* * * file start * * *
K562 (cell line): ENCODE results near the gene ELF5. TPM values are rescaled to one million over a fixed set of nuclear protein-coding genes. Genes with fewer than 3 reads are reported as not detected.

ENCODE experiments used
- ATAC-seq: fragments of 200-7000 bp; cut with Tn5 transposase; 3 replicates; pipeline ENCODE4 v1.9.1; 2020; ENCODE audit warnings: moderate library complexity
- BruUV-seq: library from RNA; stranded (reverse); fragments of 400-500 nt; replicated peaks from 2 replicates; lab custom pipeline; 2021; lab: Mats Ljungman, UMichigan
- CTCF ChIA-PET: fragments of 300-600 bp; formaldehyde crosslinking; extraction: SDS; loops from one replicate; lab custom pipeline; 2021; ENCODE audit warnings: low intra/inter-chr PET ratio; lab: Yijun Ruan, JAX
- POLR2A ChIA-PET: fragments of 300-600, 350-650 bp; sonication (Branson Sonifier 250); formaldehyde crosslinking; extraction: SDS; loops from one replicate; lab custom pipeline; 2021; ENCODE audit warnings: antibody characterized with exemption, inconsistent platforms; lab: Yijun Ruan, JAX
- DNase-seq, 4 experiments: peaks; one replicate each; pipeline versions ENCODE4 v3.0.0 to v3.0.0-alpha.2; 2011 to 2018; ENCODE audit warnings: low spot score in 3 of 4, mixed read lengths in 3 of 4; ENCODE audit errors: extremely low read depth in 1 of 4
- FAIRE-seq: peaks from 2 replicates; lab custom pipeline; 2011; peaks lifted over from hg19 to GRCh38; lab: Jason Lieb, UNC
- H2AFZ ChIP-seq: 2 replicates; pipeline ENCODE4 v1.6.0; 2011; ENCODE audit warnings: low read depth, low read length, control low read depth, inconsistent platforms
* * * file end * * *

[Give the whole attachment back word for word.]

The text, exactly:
K562 (cell line): ENCODE results near the gene ELF5. TPM values are rescaled to one million over a fixed set of nuclear protein-coding genes. Genes with fewer than 3 reads are reported as not detected.

ENCODE experiments used
- ATAC-seq: fragments of 200-7000 bp; cut with Tn5 transposase; 3 replicates; pipeline ENCODE4 v1.9.1; 2020; ENCODE audit warnings: moderate library complexity
- BruUV-seq: library from RNA; stranded (reverse); fragments of 400-500 nt; replicated peaks from 2 replicates; lab custom pipeline; 2021; lab: Mats Ljungman, UMichigan
- CTCF ChIA-PET: fragments of 300-600 bp; formaldehyde crosslinking; extraction: SDS; loops from one replicate; lab custom pipeline; 2021; ENCODE audit warnings: low intra/inter-chr PET ratio; lab: Yijun Ruan, JAX
- POLR2A ChIA-PET: fragments of 300-600, 350-650 bp; sonication (Branson Sonifier 250); formaldehyde crosslinking; extraction: SDS; loops from one replicate; lab custom pipeline; 2021; ENCODE audit warnings: antibody characterized with exemption, inconsistent platforms; lab: Yijun Ruan, JAX
- DNase-seq, 4 experiments: peaks; one replicate each; pipeline versions ENCODE4 v3.0.0 to v3.0.0-alpha.2; 2011 to 2018; ENCODE audit warnings: low spot score in 3 of 4, mixed read lengths in 3 of 4; ENCODE audit errors: extremely low read depth in 1 of 4
- FAIRE-seq: peaks from 2 replicates; lab custom pipeline; 2011; peaks lifted over from hg19 to GRCh38; lab: Jason Lieb, UNC
- H2AFZ ChIP-seq: 2 replicates; pipeline ENCODE4 v1.6.0; 2011; ENCODE audit warnings: low read depth, low read length, control low read depth, inconsistent platforms